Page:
Words and pictures by Daniel Wildey
The towns around the Mont Blanc massif are so densely populated with mountain athletes and extreme sports enthusiasts of all stripes that it’s difficult to imagine how anyone could come up with a new ‘world-first’ in the home of alpinism.
That is, until the arrival of fatbikes, and what one man believed could be a new approach to mountaineering.
Geoff Harper, a strength and conditioning coach from Surrey, has spent 16 years living in the US where the fatbike phenomenon is the fastest growing segment of an already-healthy cycling market.
“The first time I rode a Fatbike, I ploughed through fresh snow and it put a huge smile on my face.”
As a lifelong mountain biker, it was Harper’s move to Colorado that converted him to fatbiking. “The first time I saw one I thought it was comical” says Harper. “The first one I rode, I ploughed through fresh snow and it put a huge smile on my face.”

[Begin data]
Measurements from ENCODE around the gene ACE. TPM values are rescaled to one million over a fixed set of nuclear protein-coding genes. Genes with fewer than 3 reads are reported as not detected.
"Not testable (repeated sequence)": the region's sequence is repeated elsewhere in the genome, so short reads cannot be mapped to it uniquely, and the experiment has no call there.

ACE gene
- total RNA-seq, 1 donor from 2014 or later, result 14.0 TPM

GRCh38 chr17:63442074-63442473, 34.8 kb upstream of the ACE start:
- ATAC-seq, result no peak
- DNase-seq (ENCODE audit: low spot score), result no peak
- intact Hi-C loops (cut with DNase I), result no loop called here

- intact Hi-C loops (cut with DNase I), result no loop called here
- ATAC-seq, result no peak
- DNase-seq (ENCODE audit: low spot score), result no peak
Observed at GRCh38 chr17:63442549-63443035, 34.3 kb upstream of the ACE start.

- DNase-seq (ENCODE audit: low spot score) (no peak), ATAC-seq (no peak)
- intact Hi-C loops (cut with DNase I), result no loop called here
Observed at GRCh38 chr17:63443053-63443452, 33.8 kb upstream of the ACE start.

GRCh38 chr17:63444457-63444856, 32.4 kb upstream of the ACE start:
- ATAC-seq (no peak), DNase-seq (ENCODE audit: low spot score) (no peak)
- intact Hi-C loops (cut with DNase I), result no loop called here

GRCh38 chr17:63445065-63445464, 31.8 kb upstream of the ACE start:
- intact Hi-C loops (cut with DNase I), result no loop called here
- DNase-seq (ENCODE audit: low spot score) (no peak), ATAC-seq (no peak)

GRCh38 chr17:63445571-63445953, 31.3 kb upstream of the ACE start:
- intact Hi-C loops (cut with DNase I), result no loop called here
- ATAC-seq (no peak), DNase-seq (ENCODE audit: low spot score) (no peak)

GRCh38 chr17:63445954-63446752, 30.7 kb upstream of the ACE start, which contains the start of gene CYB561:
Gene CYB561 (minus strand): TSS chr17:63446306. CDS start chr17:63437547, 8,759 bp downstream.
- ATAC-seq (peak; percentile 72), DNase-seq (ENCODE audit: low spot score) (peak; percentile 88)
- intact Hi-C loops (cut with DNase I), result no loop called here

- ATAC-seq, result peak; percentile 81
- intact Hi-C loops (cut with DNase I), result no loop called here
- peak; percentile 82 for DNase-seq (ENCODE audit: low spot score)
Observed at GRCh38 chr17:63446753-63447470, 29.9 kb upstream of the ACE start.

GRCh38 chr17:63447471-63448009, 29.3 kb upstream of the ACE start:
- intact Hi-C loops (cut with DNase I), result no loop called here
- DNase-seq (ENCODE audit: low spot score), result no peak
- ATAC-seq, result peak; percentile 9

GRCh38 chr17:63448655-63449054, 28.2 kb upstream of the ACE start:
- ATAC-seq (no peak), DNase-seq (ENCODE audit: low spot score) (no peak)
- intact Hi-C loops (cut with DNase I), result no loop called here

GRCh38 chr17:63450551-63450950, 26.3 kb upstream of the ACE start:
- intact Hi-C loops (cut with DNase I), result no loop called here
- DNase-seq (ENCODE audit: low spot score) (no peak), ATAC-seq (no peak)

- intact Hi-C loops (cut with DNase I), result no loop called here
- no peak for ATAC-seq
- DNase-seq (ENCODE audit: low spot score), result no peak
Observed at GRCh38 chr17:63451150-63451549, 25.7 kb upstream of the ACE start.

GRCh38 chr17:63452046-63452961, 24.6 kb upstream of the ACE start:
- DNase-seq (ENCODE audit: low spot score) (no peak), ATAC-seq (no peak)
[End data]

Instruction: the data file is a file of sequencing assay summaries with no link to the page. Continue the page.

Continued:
Fatbikes evolved around the Iditarod dogsled race in Alaska, an arduous endurance race across barren, snow-bound terrain. The early bikes were rudimentary, using two wheels and tyres welded side by side to provide more surface area for riding on snow; a far cry from Harper’s current whip – a ultralight 9:Zero:7 Carbon Whiteout.
The endurance element has always been part of fatbiking, but Harper wanted to remind people that they’re mountain bikes.